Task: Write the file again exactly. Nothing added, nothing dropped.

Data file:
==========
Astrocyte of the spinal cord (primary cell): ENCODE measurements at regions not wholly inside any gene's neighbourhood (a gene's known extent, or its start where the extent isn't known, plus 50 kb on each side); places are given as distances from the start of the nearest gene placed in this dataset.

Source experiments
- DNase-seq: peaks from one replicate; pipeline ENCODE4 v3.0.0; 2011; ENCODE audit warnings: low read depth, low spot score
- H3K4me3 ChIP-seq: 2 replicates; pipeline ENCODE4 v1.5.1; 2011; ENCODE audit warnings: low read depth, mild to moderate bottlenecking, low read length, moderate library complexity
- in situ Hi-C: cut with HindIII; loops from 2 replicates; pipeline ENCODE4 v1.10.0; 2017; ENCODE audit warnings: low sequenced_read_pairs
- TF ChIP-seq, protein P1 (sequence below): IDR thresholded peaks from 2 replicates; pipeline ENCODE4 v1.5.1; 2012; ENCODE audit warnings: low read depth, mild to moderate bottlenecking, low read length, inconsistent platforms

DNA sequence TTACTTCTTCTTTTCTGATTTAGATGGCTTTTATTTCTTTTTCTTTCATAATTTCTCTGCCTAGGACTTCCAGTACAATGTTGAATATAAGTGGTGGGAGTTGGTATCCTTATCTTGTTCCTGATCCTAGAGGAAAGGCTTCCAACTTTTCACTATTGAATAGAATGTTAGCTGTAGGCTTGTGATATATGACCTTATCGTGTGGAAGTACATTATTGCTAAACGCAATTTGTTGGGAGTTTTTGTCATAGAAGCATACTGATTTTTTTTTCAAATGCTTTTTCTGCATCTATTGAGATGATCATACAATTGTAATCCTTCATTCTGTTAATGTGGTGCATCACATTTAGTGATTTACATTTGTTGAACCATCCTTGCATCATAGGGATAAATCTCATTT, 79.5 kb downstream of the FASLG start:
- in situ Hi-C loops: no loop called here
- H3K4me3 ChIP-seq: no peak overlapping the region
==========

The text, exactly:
Astrocyte of the spinal cord (primary cell): ENCODE measurements at regions not wholly inside any gene's neighbourhood (a gene's known extent, or its start where the extent isn't known, plus 50 kb on each side); places are given as distances from the start of the nearest gene placed in this dataset.

Source experiments
- DNase-seq: peaks from one replicate; pipeline ENCODE4 v3.0.0; 2011; ENCODE audit warnings: low read depth, low spot score
- H3K4me3 ChIP-seq: 2 replicates; pipeline ENCODE4 v1.5.1; 2011; ENCODE audit warnings: low read depth, mild to moderate bottlenecking, low read length, moderate library complexity
- in situ Hi-C: cut with HindIII; loops from 2 replicates; pipeline ENCODE4 v1.10.0; 2017; ENCODE audit warnings: low sequenced_read_pairs
- TF ChIP-seq, protein P1 (sequence below): IDR thresholded peaks from 2 replicates; pipeline ENCODE4 v1.5.1; 2012; ENCODE audit warnings: low read depth, mild to moderate bottlenecking, low read length, inconsistent platforms

DNA sequence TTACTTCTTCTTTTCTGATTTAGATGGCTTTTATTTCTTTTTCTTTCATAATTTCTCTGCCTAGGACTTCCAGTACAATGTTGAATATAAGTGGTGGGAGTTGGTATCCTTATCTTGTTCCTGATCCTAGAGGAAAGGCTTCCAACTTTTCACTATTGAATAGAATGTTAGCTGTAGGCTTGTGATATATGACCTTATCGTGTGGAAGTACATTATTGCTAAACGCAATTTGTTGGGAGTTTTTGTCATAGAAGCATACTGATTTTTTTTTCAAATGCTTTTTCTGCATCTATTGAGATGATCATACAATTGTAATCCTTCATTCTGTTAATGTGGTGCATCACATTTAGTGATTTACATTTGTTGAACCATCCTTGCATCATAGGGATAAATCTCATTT, 79.5 kb downstream of the FASLG start:
- in situ Hi-C loops: no loop called here
- H3K4me3 ChIP-seq: no peak overlapping the region